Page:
In July, Health Canada released proposed health warnings that would appear on cigarette packages. The images were stark and meant to display the myriad health risks that come with tobacco use. One showed an image of a woman with an ostomy pouch, and reads smoking can lead to colorectal cancer.
“You may need to use a bag as a toilet for the rest of your life,” it warns.
I first saw the ostomy image on Rachel at Rocking 2 Stomas’ Twitter feed. Later, Jessica at Uncover Ostomy called on the government and the Minister of Health to remove the image from circulation and apologize.
The efforts worked, and Health Canada announced via Twitter that the ostomy will not be included in the official rollout of the new warnings.
There are mixed feelings about this.
The ostomy label is one of 39 new health warnings being workshopped and focus-grouped across the country. They’re a new spin on the older labels—warnings that have been proven effective in deterring people from tobacco use.
The Toronto Star states that the new warnings are meant to show real people suffering from the problems caused by smoking. The Star also states that youth smokers who had seen the new labels were previously unaware that colorectal cancer could be caused by smoking. In short, early tests show these labels are effective. And they’re not inconsistent with Canada’s public health aims.
Related: Ostomy advocates oppose CDC's latest anti-smoking campaign calling it ‘offensive and dangerous’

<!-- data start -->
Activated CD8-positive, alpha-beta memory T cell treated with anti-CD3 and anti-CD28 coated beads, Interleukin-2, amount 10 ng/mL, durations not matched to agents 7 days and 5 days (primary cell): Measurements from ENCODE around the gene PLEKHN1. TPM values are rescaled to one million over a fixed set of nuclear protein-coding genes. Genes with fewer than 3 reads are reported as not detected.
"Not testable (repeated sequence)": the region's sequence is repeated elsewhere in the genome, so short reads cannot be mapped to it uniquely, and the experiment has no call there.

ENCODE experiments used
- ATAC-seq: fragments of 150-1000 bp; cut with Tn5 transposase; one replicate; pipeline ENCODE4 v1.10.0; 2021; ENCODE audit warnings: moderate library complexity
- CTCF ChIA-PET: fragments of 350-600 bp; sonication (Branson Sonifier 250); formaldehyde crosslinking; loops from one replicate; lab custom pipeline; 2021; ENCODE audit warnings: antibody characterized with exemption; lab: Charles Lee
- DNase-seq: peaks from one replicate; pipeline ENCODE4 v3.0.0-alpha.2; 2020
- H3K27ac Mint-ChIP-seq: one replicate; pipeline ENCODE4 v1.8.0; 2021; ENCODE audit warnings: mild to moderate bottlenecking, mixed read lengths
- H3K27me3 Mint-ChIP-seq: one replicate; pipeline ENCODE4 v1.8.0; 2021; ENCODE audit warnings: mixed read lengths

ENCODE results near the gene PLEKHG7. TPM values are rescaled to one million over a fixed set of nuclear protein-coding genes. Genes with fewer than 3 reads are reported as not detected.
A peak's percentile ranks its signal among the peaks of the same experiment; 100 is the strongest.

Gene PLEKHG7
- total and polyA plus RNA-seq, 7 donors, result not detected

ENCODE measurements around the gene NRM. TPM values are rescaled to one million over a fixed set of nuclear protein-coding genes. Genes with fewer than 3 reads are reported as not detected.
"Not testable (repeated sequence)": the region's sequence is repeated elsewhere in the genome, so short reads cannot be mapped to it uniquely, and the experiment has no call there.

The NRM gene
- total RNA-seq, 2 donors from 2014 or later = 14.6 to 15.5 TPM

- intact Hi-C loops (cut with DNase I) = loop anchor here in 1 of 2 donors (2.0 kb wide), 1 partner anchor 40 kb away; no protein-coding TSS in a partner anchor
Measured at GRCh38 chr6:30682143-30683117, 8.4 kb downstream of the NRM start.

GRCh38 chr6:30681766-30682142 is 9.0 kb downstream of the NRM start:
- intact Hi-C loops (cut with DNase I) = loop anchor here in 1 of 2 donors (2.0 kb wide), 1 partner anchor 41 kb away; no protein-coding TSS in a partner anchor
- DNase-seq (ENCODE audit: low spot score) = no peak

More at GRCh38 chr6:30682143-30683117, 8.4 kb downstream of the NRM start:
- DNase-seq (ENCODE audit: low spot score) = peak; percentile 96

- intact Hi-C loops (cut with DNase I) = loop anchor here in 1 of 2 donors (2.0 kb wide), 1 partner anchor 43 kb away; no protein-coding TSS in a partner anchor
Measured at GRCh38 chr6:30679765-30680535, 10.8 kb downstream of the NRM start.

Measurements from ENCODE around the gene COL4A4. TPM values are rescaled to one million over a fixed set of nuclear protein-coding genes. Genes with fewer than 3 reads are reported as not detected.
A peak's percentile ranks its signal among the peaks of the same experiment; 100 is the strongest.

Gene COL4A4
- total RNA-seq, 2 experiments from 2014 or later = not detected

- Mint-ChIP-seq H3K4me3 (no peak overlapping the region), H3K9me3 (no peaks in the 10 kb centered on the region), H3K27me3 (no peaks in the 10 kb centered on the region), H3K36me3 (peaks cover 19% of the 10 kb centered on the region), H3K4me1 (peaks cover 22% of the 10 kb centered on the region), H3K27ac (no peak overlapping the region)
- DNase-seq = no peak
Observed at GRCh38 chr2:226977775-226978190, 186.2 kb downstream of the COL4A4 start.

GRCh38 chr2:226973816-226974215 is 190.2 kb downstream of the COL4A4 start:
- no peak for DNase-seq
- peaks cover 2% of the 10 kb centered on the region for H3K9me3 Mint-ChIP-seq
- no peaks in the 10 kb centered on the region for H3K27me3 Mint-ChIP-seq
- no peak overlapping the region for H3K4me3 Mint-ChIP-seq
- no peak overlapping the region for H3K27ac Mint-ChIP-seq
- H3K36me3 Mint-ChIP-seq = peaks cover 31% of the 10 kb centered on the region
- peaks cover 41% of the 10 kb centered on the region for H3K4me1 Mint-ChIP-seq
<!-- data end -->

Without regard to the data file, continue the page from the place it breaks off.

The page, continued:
Get ready, because I’m about to give you a breakdown on Canadian health policy.
Public health is a Canadian value. Our healthcare system is, for the most part, publicly administrated. In Canada, you’re much more likely to see a public health advertisement on television than an ad for prescription medicine. It’s because our healthcare system is not primarily motivated by profit that prevention makes up a large portion of the country’s policy.
Curbing tobacco use has been a tenet of Canada’s health law strategy for a few decades now. The federal government attempted to pass a ban on all tobacco advertising in the country in 1995. Ten years later, a law in British Columbia was passed that allowed the province to sue tobacco companies to recover the costs of healthcare incurred by illnesses resulting from tobacco use.
What I’m saying is, the War on Tobacco is not new and it’s not going to end anytime soon.
For many, life with an ostomy is a very real fear. It was a fear of mine when I was first diagnosed with Crohn’s disease. Even if my fear was misplaced, that doesn’t make it any less real. Tapping into that fear is effective, whether we like it or not.
Of course, I’m living my best life with an ostomy and I love sharing that on my social media. Last month, Aerie released a new campaign featuring models with different abilities which included Gaylyn Henderson of Gutless and Glamorous. Stigma around ostomies will continue to exist but if these stigmas can be countered with positive representation, maybe things will start to change.
In the meantime, people who use tobacco do run the risk of needing an ostomy. Seeing an image of an ostomy is more tangible than a picture of a diseased colon. So personally, I see nothing wrong with it. Other people feel differently.
(Side note: The ostomy pouch in the image is WAY TOO FULL. I think that’s the real travesty here.)